Page 7, 12th January 2001

12th January 2001
Page 7
Page 7, 12th January 2001 — Reflections on being savaged by Dr Ker
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Reflections on being savaged by Dr Ker

Sir, Gosh! It is, I suppose, something of an honour to be savaged by the pen of such an eminent Newman scholar as Ian Ker.

I have to admit that when I read my own review in print. I gasped on seeing the headlines that had been provided for it; "Making fun of Anglicans: Sean Finnegan wonders whether it was a good idea to reprint Newman's tirade against the C of E" because that is not what I was trying to say at all.

It is not surprising that a reader should have assumed that this was my drift, though to say that I was ignorant of both text and author was a little unfair. In fact, I explicitly state that it is necessary that the book be republished; I praise the edition and notes (though not the production), and state that I believe the book to be worth buying.

My opinion, from which the headline is misderived, I gave only "diffidently", and it was to the effect that I should have preferred some other of Newman's books to be published as the first of this new series, and that because of the situation of our present day, when Christianity in general is under much attack; I do not believe that the Lectures on the Present Position of Catholics will themselves do much to foster good relations with Anglicans, among whom undoubtedly would be many purchasers of these reprints.

Dr Ker thinks that it shows, besides the significance of the book in itself, "a sense of humour" on the part of the publishers to print it first; maybe we just find different things funny.

Regarding the specific charges made by Dr Ker, I do admit and regret that I used the term "Anglicanism" loosely, but it should have been very apparent from the rest of the review that I am perfectly aware that the book is addressed to Protestant prejudice and not the Church of England per se.

I cannot claim to have read every word — or even every book — that Newman wrote, and so must accept from a scholar of the stature of Dr Ker that satire is not, after all, unusual among the works of Newman but, scratch my head as I might, I cannot think of another book that employs it throughout in quite this way.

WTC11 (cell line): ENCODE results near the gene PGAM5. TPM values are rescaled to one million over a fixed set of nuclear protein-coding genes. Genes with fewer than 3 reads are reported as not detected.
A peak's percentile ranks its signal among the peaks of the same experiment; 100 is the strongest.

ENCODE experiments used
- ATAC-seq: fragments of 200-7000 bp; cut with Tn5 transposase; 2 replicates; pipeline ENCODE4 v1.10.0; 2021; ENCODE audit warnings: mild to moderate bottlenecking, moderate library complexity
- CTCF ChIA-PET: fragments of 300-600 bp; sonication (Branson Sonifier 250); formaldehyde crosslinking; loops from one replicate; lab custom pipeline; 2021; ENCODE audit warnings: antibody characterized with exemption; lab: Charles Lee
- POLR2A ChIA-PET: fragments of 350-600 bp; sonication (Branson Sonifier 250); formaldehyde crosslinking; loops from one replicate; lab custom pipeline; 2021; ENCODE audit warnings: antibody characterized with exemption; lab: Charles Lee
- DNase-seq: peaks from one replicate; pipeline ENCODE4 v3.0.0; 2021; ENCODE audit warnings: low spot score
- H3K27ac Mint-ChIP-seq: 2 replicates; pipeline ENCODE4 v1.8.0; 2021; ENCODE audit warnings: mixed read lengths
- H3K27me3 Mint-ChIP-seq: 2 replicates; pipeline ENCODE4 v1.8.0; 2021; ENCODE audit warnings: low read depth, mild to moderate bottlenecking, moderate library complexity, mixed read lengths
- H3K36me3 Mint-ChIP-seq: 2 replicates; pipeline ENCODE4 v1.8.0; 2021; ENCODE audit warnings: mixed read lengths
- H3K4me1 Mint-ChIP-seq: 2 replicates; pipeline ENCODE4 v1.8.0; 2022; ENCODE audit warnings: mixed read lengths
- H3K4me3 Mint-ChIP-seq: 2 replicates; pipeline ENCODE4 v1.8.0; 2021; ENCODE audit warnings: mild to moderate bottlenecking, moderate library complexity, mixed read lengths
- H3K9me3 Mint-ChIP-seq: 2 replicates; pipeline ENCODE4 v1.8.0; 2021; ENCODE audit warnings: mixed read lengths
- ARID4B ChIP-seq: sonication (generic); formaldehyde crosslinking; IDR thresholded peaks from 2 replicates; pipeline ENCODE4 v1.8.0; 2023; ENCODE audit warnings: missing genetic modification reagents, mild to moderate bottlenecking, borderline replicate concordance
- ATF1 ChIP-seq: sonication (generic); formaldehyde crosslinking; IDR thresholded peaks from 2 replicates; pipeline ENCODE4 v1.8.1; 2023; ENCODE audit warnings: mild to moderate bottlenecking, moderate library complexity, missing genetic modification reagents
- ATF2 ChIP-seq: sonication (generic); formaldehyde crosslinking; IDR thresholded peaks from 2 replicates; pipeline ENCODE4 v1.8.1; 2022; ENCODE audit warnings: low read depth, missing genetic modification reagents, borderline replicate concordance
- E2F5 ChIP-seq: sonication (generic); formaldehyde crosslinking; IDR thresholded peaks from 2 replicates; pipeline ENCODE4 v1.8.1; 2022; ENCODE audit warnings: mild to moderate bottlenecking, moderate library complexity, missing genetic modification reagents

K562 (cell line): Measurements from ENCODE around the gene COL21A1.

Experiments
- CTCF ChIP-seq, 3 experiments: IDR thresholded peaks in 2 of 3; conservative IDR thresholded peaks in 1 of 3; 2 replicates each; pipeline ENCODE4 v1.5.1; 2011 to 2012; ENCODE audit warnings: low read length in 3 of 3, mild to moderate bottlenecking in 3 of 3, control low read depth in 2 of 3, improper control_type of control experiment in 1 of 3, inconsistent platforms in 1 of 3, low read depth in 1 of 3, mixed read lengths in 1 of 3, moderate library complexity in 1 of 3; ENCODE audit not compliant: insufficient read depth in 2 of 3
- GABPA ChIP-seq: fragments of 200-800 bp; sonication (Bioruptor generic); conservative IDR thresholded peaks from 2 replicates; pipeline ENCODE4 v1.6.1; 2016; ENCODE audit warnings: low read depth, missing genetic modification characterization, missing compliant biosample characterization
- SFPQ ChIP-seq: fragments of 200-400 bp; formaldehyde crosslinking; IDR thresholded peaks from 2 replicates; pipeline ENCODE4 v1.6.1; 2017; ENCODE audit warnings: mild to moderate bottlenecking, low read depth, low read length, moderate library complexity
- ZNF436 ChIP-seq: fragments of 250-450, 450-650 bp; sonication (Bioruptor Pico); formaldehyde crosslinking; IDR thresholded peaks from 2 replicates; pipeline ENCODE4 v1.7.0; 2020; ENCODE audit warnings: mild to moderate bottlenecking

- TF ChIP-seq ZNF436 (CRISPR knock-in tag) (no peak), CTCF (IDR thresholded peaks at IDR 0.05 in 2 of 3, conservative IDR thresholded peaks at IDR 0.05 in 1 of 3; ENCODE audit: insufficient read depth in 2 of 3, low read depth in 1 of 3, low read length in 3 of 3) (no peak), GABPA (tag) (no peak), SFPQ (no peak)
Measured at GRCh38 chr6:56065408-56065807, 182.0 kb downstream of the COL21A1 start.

At least we can agree that the work itself is a masterpiece of satire, and that Dr Nash's introduction and notes are splendid. But when I compare it to some others of Newman's works, such as the Essay on the Development of Doctrine, or the Idea of a University,I cannot bring myself to think of it as his "best written book".

Yours faithfully, SEAN A. FINNEGAN [email protected]

Fr Barrett under fire

From Bishop Hugh Lindsay Sir, Like M M Williams (Jan 5), I am disappointed with your "Doubts and Queries" feature. Its weekly claim that, "Father Richard Barrett answers readers' questions", led me to expect objective, factual and complete answers. We rarely get them, if ever. Father devotes much space to spraying his personal betes-noires with the grapeshot of derision. Like a Catholic version of Anglican David Jenkins, he today irreverently calls the 'relics of Martyrs placed beneath a (Roman) fixed altar' in a college devoted to the English Martyrs, (Can 1237/2) 'a box of dead bones'.

Today's query, "are there norms for sacred places?", is not answered. A third-hand claim that one church, "is never open for prayer during the day", leads to the Church law (Can 937) which prescribes reasonable access to church for prayer before the Blessed Sacrament but which, unlike Father Barrett, recognises that there may be "a grave reason to the contrary" (Can 937). He too readily dismisses some grave reasons; each case is different. A priest is obliged to take full account of the circumstances in his area so that he will properly safeguard the Blessed Sacrament (Can 938) and valuables in his church; and nowadays defend it against arson when nearby Catholic churches have been recently burned down.

The reply is not objective; regular targets which have little or no connection with it, like pre-1980 priests, post-ordination courses, lawful liturgical re-ordering, multipurpose Churches and parish priests unable to open churches all day, are attacked at some length. It is often not factual: for example, the post ordination courses our priests attended in what he dubs, "a reeducation camp in Lancashire" didn't tell them to start "dismantling sacred spaces". Nor did they.

Finally, today's reply is incomplete. It neither gives nor explains the norm for sacred places:




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